It's been almost a half-century since Julian Simon wrote "An Almost Practical Solution to Airline Overbooking," which was a two-page note in the May 1968 Journal of Transport Economics and Policy (pp. 201-2). Here's how Simon described the idea in 1968:
Perhaps the reader has suffered a fit of impotent rage at being told that he could not board an aeroplane for which he held a valid ticket. The explanation is clear, and no angry letter to the president of the airline will rectify the mistake, for mistake it was not. The airline gambles on a certain number of cancellations, and therefore sometimes sells more tickets than there are seats. Naturally there are sometimes more seat claimants than seats.
The solution is simple. All that need happen when there is overbooking is that an airline agent distributes among the ticket-holders an envelope and a bid form, instructing each person to write down the lowest sum of money he is willing to accept in return for waiting for the next flight. The lowest bidder is paid in cash and given a ticket for the next flight. All other passengers board the plane and complete the flight to their destination.
All parties benefit, and no party loses. All passengers either complete their flight or are recompensed by a sum which they value more than the immediate completion of the flight. And the airlines could also gain, because they would be able to overbook to a higher degree than at present, and hence fly their planes closer to seat capacity. ...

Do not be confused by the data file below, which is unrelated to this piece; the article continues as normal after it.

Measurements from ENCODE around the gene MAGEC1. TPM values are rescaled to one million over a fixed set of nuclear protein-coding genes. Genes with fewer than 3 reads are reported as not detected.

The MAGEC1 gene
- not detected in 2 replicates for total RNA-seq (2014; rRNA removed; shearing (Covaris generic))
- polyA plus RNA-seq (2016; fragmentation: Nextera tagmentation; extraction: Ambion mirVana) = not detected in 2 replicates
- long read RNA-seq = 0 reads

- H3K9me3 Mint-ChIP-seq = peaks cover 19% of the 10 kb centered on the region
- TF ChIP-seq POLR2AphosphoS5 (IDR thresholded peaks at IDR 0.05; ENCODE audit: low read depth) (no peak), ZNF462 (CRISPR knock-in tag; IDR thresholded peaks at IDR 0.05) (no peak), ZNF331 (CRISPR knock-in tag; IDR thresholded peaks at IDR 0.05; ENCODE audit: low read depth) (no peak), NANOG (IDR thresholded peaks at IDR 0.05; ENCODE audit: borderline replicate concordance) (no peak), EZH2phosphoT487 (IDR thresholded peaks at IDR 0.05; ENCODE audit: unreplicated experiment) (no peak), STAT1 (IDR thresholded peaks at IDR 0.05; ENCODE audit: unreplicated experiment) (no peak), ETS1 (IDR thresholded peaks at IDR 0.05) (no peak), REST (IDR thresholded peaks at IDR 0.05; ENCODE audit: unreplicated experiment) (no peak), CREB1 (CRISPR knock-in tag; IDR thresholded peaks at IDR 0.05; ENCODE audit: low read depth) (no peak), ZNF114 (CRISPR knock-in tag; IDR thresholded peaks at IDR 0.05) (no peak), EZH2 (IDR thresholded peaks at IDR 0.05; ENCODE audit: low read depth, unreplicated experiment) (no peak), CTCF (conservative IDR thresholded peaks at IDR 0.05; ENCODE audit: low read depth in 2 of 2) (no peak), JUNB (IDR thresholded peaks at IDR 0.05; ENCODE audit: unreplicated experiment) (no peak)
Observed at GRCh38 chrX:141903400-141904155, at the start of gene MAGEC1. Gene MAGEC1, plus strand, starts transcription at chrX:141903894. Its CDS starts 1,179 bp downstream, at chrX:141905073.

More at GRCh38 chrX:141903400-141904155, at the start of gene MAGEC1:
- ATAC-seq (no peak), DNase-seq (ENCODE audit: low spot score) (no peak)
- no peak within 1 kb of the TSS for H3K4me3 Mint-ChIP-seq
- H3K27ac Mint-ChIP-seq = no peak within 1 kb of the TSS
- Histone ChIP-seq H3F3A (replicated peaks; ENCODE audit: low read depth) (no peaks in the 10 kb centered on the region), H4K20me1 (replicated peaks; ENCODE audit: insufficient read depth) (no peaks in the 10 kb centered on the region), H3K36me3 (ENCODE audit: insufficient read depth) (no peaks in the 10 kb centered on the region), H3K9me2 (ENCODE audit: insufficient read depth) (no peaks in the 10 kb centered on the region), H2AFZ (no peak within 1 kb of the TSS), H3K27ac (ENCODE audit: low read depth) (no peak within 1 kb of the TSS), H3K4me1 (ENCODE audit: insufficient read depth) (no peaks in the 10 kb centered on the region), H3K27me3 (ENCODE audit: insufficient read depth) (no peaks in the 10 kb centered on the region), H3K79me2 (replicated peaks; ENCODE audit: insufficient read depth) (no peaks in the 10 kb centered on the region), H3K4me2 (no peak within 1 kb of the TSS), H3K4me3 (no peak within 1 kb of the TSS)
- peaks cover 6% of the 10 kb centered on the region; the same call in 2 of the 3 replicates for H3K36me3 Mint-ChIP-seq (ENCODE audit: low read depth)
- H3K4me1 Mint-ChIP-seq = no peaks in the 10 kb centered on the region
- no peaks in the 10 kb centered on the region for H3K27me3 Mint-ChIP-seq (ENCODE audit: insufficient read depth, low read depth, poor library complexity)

But of course this scheme will not be taken up by the airlines. Why? Their first response will probably be "The administrative difficulties would be too great". The reader may judge this for himself. Next they will suggest that the scheme will not increase net revenue. But the a priori arguments to the contrary make the scheme worth a trial, and the trial would cost practically nothing and would require no commitment.
What are the real reasons why this scheme will not be adopted? Probably that "It just isn't done", because such an auction does not seem decorous; it smacks of the pushcart rather than the one price store; it is "embarrassing" and "crass", i.e., frankly commercial, like "being in trade" in Victorian England.Simon's idea seemed a little ridiculous to a number of commentators back in 1968, the sort of hypothetical, unworldly, and impractical idea that only an economist could favor. After being enacted and around for a few decades, of course, it now seems obvious. In the classroom, it's a nice practical real-world example of what is arguably a Pareto gain.
As Cass Sunstein and others have recently written, the obvious solution to the overbooking problem--at least if you are thinking like an economist--is to change the regulations that limit how much airlines are allowed to pay so that a few passengers can take a later flight. Of course, airlines dislike the idea. When Simon asked why the scheme wouldn't be adopted in the first place, he left out one reason: "The airline already has the money you paid for a ticket, and don't want to return any of it to you if at all possible." But there's a social and political tradeoff here: if airlines want to keep having the freedom to overbook their flights, then they need to face the reality of paying a compensation level so that when a few ticketed passengers can't be accommodated on a given flight, those passengers are willing to postpone their flight voluntarily.